Case Studies

New Deal for Nature

This film, produced by WWF and CBD, has been presented at the UN 14th Conference of the Parties to the Convention on Biological Diversity (COP14) that is taking place in Sharm El-Sheikh in Egypt from the 17 – 29 November 2018.

«Countries are in the process of negotiating a new global biodiversity framework through the Convention on Biological Diversity (CBD), which has been called a “New Deal for Nature.” This pact, expected to be agreed in Beijing in late 2020, will lay out the global strategy for protecting nature through 2030. Conservation International will contribute our expertise to this process, to ensure the recognition of the value of nature for all aspects of human well-being.

Conservation International believes that the new global biodiversity framework should ensure the protection and sustainable management of the natural areas that are essential for achieving the Sustainable Development Goals and the Paris Agreement. If governments take steps to identify and protect the nature that is necessary to achieve these climate and development outcomes, we stand a chance at creating a world where the needs of humans and nature are both addressed.»



Cigarette butts are one of the most common kinds of litter, found everywhere from land to waterways. The tobacco and paper in them will break down, so those can be composted. But the filters contain a plastic, and that can take years to decompose. Yet if the butts are carefully processed, the cellulose acetate can be used to make things such as park benches and pallets. Recycling companies like TerraCycle are also refining their processing methods to create higher-end plastic products.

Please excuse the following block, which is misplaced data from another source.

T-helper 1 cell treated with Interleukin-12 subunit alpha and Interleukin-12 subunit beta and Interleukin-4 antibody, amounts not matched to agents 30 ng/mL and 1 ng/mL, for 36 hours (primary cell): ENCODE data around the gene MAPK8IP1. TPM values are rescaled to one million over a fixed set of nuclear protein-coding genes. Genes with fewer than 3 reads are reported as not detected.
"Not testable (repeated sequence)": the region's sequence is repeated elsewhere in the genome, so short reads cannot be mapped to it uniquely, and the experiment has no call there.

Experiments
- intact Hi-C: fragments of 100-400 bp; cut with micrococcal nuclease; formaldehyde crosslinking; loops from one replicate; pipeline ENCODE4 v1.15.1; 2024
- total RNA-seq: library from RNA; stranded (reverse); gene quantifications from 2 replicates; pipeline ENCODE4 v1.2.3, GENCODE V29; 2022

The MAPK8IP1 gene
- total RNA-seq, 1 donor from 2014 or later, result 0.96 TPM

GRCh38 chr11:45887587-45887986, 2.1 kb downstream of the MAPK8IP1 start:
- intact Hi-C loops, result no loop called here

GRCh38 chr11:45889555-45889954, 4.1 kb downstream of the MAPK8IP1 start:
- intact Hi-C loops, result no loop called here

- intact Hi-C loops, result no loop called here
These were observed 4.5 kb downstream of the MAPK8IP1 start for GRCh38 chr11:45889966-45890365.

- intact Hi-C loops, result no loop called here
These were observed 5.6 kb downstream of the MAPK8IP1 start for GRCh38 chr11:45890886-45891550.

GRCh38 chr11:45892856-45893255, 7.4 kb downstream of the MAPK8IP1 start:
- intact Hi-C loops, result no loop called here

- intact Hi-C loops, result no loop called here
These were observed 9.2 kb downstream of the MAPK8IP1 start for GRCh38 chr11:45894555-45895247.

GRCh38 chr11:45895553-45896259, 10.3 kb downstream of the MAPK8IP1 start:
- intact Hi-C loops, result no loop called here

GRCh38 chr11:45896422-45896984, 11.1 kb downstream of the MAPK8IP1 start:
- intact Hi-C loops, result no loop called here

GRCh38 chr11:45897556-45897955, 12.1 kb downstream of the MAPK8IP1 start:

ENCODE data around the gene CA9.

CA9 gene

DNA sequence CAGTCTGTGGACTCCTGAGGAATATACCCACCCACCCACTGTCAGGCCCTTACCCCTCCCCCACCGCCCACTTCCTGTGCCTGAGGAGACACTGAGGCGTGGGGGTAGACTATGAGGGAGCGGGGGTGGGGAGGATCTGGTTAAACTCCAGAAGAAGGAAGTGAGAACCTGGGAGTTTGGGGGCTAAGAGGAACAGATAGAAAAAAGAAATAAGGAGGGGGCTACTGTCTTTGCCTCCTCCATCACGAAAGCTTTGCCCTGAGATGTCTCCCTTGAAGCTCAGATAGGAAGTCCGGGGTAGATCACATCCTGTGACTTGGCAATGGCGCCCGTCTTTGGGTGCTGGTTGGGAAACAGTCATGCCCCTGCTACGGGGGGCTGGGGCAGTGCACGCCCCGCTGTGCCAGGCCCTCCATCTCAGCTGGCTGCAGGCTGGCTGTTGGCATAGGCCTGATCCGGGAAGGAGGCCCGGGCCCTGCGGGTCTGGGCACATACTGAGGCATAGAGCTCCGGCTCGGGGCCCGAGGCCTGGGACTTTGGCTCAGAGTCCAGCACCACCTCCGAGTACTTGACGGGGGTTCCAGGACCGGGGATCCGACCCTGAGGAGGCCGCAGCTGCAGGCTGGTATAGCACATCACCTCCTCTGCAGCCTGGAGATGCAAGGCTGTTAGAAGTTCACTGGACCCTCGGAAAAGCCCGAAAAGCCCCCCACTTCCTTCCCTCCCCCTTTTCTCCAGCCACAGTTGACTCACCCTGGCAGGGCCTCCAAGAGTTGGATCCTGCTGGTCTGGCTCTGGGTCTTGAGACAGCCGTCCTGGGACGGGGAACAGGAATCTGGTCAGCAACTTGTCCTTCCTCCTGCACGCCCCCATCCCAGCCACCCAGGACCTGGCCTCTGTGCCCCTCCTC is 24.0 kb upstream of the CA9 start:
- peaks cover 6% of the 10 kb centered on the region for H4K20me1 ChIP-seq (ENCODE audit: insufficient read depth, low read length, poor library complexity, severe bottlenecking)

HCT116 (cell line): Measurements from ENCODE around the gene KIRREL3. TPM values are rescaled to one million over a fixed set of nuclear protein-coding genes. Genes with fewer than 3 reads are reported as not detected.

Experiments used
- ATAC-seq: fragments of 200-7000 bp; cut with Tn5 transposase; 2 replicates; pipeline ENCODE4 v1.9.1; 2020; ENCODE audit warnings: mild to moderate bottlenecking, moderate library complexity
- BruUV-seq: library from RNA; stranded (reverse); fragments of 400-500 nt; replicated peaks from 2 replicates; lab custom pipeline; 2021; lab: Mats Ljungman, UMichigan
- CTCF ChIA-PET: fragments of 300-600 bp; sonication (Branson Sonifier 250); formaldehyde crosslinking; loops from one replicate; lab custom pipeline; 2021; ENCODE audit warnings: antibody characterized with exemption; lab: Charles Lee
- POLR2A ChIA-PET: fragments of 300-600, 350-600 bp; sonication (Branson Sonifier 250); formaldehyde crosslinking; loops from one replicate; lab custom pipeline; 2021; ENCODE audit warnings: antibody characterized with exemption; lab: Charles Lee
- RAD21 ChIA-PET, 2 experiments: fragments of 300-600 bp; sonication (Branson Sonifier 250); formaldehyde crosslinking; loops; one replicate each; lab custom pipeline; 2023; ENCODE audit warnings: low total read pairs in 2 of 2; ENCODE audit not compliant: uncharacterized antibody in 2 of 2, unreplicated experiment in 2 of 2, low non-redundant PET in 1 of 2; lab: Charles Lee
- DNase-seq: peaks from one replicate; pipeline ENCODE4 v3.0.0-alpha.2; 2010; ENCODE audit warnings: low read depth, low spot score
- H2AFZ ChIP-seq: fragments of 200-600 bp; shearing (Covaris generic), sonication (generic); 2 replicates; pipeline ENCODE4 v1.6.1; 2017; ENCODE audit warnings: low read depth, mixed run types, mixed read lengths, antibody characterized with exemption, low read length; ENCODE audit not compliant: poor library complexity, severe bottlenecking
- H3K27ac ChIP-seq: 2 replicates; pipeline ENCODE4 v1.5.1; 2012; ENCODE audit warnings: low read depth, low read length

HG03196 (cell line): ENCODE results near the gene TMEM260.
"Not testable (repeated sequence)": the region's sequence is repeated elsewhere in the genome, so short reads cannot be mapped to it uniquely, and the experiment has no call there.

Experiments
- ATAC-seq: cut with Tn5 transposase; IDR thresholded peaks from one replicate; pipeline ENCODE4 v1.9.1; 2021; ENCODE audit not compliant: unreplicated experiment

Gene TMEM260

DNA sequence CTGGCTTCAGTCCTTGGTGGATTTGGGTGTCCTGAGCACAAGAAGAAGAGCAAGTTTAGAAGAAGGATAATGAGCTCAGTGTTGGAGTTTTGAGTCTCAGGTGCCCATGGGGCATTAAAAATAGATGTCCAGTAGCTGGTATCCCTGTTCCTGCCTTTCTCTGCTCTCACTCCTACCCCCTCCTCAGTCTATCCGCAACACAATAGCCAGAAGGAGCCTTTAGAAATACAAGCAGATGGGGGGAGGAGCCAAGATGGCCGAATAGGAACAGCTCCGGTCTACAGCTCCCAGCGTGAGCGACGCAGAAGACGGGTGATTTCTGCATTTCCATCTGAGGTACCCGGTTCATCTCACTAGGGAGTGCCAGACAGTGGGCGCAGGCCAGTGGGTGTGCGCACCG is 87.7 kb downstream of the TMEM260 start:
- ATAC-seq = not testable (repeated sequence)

« TerraCycle is an innovative recycling company that has become a global leader in recycling hard-to-recycle materials.
Whether it’s coffee capsules from your home, pens from a school, or plastic gloves from a manufacturing facility, TerraCycle can collect and recycle almost any form of waste. »


« You see chewing gum everywhere when you walk around the streets of the capital and it costs UK councils around fifty million pounds each year to clean up. One London designer has come up with an idea to collect what we chew and turn it into useful objects. »
« Gumdrop Ltd was founded by Anna Bullus in 2009 to tackle the global problem of chewing gum litter. Gumdrop Ltd is the first company in the world to recycle and process chewing gum into a range of new compounds that can be used in the rubber and plastics industry.
Gumdrop Ltd also collaborate with manufacturers and companies globally to make products from recycled and processed chewing gum. With Gumdrop’s help, recycled and processed chewing gum can become a vast number of things from wellington boots, to mobile phone covers, stationary, packaging and much more. »